The story goes that they would have preferred the government to create a Tennessee whiskey classification but had to settle for 'whiskey.' In the years that followed, they adopted the name 'Tennessee whiskey as a statement of product origin. That is how the designation 'Tennessee Whiskey' was born.
For over two centuries, whiskies have been mainly aged in wooden barrels. The wood absorbs some of the more unpleasant aspects of the whisky distillate (such as sulfur), and, in return, imbues the liquid with flavors unique to itself. However, during the process of aging whiskey and because of the porous nature of wood barrels, a small percentage (roughly 2%) of every barreled whiskey batch is lost annually. Traditionally, it was believed that this whiskey evaporated up to the heavens, thus, it was coined the “Angel’s Share.”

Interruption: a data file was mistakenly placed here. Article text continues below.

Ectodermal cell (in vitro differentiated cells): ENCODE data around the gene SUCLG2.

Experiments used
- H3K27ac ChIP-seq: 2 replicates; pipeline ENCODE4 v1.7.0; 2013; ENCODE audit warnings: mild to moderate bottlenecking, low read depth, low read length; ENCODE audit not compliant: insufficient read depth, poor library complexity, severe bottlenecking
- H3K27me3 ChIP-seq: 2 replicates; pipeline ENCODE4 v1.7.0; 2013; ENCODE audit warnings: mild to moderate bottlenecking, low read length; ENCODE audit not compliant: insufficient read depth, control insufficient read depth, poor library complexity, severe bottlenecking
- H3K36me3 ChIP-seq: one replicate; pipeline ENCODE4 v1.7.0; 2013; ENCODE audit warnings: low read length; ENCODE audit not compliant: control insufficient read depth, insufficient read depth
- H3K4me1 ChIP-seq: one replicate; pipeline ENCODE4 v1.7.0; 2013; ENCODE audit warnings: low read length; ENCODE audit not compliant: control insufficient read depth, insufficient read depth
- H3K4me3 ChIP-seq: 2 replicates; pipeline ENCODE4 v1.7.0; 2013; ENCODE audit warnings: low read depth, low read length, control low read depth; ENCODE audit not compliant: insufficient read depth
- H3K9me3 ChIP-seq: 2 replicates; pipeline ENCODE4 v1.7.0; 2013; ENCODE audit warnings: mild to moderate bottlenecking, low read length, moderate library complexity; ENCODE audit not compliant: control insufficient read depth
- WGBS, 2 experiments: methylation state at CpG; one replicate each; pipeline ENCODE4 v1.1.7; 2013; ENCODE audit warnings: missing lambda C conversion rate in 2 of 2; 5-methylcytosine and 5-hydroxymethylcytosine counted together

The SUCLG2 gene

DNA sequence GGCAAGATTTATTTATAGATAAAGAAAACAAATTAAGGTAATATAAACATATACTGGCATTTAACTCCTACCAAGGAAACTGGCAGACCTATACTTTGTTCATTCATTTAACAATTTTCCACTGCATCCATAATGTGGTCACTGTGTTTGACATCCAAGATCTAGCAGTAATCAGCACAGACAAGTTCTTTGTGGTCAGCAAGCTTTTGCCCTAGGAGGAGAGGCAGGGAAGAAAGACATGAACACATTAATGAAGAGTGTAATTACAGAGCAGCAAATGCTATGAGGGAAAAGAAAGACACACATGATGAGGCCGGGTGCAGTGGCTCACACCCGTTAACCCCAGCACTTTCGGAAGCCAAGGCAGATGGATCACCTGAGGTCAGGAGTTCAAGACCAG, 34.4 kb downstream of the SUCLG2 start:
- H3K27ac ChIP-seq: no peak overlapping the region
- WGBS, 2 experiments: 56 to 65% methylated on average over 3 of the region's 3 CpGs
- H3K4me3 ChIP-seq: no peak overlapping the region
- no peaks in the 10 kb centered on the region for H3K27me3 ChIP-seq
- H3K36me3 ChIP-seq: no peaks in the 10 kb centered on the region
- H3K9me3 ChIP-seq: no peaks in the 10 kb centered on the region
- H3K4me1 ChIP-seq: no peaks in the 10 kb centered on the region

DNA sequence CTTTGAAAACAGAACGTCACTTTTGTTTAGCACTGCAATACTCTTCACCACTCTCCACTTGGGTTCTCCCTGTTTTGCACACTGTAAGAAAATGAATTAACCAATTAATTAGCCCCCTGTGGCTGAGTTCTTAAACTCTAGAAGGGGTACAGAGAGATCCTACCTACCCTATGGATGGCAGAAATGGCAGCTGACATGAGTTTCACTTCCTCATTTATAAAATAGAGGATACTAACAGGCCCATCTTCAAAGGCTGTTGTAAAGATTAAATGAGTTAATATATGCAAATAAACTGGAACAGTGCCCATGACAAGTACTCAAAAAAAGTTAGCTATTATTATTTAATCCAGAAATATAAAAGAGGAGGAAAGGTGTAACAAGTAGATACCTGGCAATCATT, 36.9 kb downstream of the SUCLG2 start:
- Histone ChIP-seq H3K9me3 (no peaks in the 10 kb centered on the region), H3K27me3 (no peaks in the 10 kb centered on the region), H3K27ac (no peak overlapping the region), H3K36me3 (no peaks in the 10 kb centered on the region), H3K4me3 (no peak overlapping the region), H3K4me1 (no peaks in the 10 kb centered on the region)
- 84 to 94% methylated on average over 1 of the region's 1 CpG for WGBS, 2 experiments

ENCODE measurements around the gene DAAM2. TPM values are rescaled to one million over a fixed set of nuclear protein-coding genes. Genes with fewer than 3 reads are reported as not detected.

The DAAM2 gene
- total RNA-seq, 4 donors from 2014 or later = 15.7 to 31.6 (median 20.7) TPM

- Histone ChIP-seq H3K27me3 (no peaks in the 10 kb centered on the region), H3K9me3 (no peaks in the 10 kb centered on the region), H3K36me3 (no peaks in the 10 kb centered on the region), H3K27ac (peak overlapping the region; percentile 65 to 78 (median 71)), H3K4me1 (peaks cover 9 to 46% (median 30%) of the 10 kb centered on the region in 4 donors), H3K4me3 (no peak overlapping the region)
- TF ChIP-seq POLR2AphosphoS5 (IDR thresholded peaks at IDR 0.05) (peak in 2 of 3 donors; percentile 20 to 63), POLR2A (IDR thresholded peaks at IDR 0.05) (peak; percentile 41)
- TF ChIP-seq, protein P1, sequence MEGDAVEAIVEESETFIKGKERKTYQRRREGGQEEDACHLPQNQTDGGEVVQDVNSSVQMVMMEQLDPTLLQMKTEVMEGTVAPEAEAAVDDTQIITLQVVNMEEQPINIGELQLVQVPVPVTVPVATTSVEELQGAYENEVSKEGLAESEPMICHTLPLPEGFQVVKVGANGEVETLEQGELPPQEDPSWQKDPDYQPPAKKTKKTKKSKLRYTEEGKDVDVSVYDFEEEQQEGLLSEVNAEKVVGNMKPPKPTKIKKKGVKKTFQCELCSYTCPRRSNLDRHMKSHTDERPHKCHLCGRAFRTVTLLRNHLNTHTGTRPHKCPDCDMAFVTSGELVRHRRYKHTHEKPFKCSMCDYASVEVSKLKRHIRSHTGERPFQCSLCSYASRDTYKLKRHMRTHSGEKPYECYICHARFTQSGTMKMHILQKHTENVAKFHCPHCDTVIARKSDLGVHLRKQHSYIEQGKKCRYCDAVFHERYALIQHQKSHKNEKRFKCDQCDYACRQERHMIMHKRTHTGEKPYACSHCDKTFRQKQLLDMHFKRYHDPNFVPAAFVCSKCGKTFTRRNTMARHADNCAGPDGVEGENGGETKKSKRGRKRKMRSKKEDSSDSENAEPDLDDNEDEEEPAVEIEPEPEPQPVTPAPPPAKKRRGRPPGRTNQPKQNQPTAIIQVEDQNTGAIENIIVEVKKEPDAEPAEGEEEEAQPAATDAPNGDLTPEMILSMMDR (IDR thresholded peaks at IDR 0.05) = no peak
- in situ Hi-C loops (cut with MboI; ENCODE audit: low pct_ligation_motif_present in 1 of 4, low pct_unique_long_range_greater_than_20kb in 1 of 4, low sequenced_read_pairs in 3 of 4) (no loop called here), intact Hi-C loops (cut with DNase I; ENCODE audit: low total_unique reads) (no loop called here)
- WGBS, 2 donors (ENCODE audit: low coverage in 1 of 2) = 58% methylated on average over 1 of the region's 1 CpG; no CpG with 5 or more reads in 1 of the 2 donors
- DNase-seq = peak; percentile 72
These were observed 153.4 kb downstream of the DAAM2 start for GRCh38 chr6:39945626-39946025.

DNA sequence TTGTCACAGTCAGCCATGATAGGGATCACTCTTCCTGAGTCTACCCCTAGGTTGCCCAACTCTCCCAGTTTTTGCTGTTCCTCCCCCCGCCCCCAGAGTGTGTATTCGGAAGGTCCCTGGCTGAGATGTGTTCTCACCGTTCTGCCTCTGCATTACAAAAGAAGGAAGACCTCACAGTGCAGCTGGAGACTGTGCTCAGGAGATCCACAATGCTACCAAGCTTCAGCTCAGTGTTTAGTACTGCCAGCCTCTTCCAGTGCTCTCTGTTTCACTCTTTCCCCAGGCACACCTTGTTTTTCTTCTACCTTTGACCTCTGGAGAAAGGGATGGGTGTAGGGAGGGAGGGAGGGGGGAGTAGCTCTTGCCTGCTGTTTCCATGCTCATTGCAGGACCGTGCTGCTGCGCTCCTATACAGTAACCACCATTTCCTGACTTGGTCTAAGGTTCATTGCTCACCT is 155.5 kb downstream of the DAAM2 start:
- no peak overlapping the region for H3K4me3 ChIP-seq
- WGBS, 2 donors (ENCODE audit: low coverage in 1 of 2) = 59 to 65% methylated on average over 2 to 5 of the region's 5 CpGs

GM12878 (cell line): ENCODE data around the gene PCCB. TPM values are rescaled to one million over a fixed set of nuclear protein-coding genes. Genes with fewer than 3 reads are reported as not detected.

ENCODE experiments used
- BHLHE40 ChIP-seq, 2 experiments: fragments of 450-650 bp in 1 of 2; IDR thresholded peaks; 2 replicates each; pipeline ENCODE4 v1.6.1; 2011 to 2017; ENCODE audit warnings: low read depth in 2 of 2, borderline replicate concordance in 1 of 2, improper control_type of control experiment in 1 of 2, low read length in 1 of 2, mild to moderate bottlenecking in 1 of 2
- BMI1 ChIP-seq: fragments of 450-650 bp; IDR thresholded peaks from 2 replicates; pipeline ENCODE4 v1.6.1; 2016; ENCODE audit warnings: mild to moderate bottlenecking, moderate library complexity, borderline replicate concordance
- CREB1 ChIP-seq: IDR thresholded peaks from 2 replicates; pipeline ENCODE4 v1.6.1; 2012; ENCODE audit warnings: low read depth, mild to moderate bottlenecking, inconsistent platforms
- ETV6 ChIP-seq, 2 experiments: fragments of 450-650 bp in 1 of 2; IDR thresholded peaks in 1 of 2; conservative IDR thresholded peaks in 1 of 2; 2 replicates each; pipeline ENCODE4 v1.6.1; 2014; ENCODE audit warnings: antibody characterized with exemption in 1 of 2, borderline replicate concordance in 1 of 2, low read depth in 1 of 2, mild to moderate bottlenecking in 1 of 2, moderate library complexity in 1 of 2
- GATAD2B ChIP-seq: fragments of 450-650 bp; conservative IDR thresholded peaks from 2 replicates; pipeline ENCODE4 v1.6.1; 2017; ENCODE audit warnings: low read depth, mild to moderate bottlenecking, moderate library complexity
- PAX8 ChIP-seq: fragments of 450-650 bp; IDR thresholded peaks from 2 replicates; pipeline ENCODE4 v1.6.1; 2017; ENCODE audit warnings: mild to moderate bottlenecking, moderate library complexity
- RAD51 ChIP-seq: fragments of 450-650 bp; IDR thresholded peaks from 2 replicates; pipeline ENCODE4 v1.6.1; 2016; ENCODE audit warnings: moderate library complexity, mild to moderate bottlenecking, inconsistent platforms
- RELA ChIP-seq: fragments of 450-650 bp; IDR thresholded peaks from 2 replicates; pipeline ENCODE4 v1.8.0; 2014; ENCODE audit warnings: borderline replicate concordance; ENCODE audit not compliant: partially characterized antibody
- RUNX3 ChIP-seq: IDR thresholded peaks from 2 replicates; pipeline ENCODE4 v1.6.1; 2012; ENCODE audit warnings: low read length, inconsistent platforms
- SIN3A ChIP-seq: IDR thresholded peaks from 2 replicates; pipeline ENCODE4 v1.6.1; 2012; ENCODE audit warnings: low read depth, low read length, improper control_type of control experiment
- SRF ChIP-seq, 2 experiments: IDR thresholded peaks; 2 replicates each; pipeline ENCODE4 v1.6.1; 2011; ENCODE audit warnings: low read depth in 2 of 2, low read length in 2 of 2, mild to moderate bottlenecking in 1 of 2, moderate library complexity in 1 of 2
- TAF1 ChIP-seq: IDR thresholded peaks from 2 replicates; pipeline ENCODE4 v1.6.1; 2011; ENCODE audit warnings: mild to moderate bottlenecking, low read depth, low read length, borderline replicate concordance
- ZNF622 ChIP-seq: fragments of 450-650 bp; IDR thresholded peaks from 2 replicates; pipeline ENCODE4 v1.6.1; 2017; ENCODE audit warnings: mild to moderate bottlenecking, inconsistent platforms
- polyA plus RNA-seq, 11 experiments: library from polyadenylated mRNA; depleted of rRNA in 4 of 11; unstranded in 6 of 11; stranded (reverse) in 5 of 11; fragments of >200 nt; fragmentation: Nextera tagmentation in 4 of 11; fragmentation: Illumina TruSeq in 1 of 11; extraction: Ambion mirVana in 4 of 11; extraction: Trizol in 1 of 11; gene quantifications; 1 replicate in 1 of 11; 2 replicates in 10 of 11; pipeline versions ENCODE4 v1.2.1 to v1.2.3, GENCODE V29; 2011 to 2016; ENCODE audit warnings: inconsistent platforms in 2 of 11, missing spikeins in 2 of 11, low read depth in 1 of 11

From the mid-1980s, Americans 'rediscovered' whiskey, and the wave of fascination with single malt Scotch whiskey, helped boost Bourbon's profile among whiskey enthusiasts. After seeing the enthusiasm for premium Scotch, Bourbon distillers created a "super-premium" category of their brands